The concept of Continual Partial Attention (CPA) was coined in 1998 by Linda Stone, a researcher working at Microsoft. It had become apparent to her that many people employed in the technology industry worked with a split focus, tending to concentrate on one item while also receiving partial input from multiple other sources. CPA describes how many of us use our attention today. Stone suggests that the cause of CPA is a desire not to miss out on anything. It is motivated by a desire to connect and be connected—to scan for opportunity and optimise for the best opportunities, activities and contacts in any given moment.
“To be busy, to be connected, is to be alive, to be recognised and to matter.” (Stone, 2008)
Some view CPA as positive, arguing that it increases flow and allows for more effective workplaces. Others feel that it can contribute to stressful lifestyles and stress-related health problems. Certainly in schools, CPA is being suggested as a probable reason for the shortened attention spans that we are now seeing in the students we teach. A degree of superficiality has developed. Translating that to our classrooms, we see students so busy keeping tabs on everything, they are finding it difficult to focus deeply on one thing.
Another concerning feature of CPA is that it inhibits the ability to accurately read facial expressions, a fundamental aspect of our social interactions. The ability to read facial expressions guides us as we communicate. It lays the foundation for empathy as our mirror systems focus and tune in to another person’s situation. Without this ability, our chance to nurture and build connectedness between ourselves and others is inhibited. In short, our relationships suffer.
Dr Susan Greenfield, one of the world’s leading neuroscientists and Professor of Pharmacology at Oxford University, has grave concerns over the impact of screen culture on teenage development and in particular, the fascination with social networking. While her thoughts might appear to some extent, alarmist, they are still worth considering. Her concern is not that people use technology from time to time. Screen culture is, to a certain extent, a part of everybody’s life. Her concern lies with those people who do little else, who view the world through the culture of such applications as Facebook. She warns that “the instant feedback and impersonal communication offered by social networking sites could drive human brains and behaviour in negative directions.” (Greenfield, 2009)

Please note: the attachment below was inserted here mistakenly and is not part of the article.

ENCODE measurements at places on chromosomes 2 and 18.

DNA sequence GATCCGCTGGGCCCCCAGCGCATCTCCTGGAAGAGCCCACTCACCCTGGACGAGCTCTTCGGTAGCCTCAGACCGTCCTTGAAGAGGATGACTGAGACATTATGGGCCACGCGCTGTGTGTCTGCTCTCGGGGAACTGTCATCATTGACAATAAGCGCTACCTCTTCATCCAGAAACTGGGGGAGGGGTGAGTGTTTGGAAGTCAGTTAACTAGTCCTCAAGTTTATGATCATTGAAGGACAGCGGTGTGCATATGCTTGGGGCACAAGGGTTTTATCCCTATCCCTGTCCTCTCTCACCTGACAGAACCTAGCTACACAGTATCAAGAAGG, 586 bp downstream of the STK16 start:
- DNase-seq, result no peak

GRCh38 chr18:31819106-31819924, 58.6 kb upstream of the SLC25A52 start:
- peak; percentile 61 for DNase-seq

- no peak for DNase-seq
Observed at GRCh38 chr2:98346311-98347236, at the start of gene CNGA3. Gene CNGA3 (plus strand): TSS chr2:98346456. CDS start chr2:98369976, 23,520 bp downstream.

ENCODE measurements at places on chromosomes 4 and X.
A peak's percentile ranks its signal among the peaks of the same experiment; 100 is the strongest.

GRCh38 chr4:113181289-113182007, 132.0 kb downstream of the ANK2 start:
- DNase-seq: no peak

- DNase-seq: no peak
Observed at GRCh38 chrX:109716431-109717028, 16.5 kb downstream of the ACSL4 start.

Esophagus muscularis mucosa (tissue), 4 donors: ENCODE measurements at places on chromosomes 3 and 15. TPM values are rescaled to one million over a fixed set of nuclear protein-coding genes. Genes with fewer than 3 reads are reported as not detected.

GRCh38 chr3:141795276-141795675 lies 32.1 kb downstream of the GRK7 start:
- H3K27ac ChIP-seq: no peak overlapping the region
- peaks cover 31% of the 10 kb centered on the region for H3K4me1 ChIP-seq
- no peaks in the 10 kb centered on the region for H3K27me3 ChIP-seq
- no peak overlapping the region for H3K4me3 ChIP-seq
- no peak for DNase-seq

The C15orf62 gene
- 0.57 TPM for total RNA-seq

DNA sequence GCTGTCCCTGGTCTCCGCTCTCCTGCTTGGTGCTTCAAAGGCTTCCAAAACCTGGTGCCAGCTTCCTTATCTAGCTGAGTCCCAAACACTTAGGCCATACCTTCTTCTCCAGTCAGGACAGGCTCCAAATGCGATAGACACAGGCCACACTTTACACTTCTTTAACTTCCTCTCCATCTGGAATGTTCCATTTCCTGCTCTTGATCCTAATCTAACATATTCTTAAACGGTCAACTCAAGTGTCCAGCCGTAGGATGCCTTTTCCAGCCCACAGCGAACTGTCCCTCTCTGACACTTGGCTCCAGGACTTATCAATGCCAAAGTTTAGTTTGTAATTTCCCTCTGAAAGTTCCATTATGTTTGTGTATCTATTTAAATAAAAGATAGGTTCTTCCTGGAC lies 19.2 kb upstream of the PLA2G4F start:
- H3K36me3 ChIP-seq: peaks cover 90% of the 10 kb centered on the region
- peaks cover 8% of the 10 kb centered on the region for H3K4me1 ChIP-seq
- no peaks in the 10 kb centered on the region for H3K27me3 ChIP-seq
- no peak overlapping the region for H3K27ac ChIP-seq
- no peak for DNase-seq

“As a consequence, the mid-21st century mind might almost be infantilised, characterised by short attention spans, sensationalism, inability to empathise and a shaky sense of identity.” (Greenfield, 2009)
Greenfield describes our online relationships as somewhat flat, dampened down, distanced and remote. We might have the opportunity to be less inhibited to say what we like and be what we like, but on the other hand, we miss out on the experiences of a three dimensional relationship. We miss out on having a real relationship.
Teenagers need regular interaction with real people. Images on a computer screen are no substitute. More and more, emails and instant messages are taking the place of face to face conversations. Text messaging is preferred to a telephone call. Our teenagers miss that exposure to voices, inflections in tone, facial expressions and body language—real life connections with people.
How can we deal with these issues while embracing all the good that a technology-filled life has to offer? Leonard’s idea of setting limits on computer use is obvious. He suggests filling that space of time with something constructive and positive. It may involve doing something with a friend, reading a book, playing music or talking together as a family. Taking that time as an opportunity to engage with others is enriching. These are sentiments identical to Small’s ideas where he urges our digital natives to cultivate their one-on-one people skills by making a conscious effort to unplug themselves from their computer and spend more time with friends and family. (Small, 2008)
Mrs A Ingram